Sheila walked the northern white streets in solitude, observing every flake, every eye upon her, every rustle of tree or crunching of footstep behind her. She was heading towards the hills. The paper boy, milk float, screaming baby from a far off street and homeless person’s howl in the darkness – sounds inside and outside her head.

I am watching you. Do not think you are alone. I will be observing you today to check you are not doing anything wrong. Did you remember to lock your door? Will you be safe? Is your house safe? What if someone threw a knife from the other corner of the street? What if a lunatic like you was to accidentally kill someone? What if someone breaks into your cottage and steals your last jar of peanut butter? How will you survive when the oil runs out? What will you do when all the trees have gone and there’s no more fuel? How will you survive you miserable little urchin?

The voices had got worse. She had no control over them. Usually she would turn back, lock herself up in the cottage and pray. The outside world was dangerous but she had to fight the voice. ‘Face the fear and do it anyway’- she read in the book. She was trying to do the exercises – scream back at the voice. Tell it to go away and just carry on. She wanted to get high up on the back hills – feel the wind on her face, the air – fresh air, not black soot filled air. There was none left to breathe in the cold miners’ cottage. She had breathed the last drop. Only molecules, particles of debris remained. It wasn’t enough any more. She needed oxygen high on the hills from the last remaining trees. She would hug and kiss the last trees and ask them to wait for her, surrender themselves to her to keep her warm next winter and the winter after that, so she would never be left cold.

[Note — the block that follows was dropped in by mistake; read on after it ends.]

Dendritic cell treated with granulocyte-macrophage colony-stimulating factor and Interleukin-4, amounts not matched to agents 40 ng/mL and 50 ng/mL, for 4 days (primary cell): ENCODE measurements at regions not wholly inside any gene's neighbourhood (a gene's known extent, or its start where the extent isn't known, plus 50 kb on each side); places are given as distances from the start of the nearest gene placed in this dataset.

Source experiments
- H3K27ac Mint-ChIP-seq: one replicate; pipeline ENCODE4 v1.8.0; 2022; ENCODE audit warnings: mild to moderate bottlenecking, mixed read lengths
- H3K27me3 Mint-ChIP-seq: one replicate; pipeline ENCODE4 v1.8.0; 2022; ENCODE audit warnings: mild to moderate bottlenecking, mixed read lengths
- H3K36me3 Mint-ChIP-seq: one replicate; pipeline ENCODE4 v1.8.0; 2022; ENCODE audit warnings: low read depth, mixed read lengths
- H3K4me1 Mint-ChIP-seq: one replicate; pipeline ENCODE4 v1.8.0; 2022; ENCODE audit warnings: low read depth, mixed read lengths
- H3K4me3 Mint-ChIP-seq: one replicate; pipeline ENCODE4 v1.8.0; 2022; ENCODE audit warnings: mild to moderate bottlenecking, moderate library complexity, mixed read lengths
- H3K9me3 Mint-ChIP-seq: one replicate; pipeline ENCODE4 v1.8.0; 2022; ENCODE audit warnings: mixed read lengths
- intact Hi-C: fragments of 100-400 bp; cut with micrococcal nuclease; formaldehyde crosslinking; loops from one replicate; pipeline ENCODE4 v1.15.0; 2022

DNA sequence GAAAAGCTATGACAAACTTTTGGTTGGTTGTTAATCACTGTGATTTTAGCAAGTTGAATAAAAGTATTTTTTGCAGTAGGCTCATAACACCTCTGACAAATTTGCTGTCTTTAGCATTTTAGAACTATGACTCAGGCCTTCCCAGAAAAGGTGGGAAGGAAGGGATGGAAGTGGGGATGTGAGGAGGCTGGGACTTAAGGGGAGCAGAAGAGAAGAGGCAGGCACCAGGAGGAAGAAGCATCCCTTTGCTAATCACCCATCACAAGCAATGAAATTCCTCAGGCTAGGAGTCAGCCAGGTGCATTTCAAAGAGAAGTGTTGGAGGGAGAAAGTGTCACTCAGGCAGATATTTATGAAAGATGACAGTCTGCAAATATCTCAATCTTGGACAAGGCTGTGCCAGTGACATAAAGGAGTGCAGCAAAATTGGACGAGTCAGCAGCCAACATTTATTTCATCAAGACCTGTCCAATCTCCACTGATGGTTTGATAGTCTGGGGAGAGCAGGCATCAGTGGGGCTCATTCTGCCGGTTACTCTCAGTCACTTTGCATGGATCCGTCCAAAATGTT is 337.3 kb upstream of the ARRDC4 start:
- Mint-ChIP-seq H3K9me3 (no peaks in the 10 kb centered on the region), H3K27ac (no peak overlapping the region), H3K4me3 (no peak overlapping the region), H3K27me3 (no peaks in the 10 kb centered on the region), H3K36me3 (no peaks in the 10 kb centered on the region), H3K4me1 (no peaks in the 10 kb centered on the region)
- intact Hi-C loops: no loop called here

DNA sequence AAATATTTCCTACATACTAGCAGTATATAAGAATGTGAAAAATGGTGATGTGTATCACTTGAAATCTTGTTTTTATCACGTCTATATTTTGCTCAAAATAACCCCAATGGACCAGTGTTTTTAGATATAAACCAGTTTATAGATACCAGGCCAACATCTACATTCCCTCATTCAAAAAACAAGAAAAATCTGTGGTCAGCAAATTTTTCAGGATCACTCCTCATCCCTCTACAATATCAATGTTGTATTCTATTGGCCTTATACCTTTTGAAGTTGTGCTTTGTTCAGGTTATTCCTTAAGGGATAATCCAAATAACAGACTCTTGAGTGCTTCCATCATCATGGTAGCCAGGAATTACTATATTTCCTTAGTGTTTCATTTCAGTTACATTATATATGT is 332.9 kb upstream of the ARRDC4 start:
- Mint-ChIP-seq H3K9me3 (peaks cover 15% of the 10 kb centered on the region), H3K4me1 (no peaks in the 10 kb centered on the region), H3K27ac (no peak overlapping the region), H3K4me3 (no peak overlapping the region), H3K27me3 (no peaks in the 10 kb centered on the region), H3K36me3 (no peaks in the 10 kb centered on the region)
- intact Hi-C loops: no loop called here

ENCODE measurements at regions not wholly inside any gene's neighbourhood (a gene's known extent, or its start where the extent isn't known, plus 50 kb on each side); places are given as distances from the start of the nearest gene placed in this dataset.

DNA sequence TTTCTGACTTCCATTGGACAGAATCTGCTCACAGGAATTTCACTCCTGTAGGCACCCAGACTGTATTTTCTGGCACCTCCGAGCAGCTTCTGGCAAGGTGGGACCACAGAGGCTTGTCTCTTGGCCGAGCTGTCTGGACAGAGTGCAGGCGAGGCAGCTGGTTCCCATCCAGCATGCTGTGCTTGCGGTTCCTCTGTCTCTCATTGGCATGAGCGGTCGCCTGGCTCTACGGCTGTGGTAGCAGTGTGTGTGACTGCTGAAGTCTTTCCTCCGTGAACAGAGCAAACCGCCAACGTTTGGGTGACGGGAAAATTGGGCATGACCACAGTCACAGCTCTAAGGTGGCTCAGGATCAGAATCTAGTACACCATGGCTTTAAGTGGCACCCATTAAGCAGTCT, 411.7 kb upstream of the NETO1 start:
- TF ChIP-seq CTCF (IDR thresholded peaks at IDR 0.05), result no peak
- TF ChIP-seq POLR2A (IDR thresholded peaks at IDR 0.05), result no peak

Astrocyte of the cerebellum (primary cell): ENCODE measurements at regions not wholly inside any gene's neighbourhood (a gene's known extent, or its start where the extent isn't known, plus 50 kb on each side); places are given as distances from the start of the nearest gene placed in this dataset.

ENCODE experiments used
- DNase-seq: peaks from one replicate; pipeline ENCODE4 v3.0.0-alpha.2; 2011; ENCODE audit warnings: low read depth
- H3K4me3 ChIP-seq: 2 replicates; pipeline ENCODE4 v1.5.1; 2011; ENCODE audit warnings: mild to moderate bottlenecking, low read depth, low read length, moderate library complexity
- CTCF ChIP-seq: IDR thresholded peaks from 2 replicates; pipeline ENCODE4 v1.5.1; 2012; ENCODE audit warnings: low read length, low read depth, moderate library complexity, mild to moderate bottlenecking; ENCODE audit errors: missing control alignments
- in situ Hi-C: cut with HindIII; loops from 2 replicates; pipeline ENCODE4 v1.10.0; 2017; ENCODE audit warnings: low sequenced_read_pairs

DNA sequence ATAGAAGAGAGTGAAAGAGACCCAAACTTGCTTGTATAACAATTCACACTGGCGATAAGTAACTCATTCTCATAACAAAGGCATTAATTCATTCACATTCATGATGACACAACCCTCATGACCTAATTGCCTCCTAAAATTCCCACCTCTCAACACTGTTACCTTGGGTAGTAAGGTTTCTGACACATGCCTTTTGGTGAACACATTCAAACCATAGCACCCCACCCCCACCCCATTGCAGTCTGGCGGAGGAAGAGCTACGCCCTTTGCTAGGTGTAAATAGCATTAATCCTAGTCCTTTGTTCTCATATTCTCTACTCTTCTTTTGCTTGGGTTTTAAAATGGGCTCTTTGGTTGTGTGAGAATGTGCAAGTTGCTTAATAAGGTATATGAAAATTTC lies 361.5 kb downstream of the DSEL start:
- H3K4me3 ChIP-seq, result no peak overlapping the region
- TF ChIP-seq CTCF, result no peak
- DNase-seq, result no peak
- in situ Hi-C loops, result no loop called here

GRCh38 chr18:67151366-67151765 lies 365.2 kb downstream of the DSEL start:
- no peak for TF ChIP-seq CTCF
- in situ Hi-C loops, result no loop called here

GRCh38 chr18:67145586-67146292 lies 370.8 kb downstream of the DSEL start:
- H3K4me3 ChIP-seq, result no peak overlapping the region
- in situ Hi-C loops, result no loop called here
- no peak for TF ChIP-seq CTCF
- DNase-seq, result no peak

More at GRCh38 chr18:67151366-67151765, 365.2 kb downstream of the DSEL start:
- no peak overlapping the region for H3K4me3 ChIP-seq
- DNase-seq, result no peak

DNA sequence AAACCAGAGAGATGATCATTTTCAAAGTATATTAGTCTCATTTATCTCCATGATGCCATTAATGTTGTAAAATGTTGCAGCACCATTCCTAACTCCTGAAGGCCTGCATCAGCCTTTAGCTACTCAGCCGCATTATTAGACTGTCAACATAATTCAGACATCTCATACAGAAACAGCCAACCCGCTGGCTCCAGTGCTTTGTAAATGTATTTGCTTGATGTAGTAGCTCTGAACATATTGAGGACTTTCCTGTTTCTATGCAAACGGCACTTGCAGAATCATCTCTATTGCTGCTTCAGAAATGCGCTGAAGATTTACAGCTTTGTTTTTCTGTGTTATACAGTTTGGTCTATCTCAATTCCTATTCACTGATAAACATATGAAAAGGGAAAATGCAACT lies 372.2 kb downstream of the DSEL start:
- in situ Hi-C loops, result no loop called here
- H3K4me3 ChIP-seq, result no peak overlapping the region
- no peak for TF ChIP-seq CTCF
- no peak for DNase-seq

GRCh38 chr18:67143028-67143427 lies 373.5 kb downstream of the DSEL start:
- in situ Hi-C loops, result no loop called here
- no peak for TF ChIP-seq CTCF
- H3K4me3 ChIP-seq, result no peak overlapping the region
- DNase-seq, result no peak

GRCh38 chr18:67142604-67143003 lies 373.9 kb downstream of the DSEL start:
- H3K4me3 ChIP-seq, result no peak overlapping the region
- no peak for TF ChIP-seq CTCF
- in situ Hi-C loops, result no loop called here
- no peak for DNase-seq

The moon was still out, peeping behind a red and golden sky which told of a new story, a new beginning. She didn’t know yet which direction to take. There didn’t seem to be one, only empty air.

She thought of Sooty and all the people who had gone. The life she once knew and a place she’d never known. Like globules of water from a dripping tap she began to drip watery tears. Water onto frozen water. The snow started to melt beneath her huddled up body as the water dripped, dripped onto white. She didn’t notice the cold any more. Nothing except the icy cold inside her – gripping her like a frozen claw.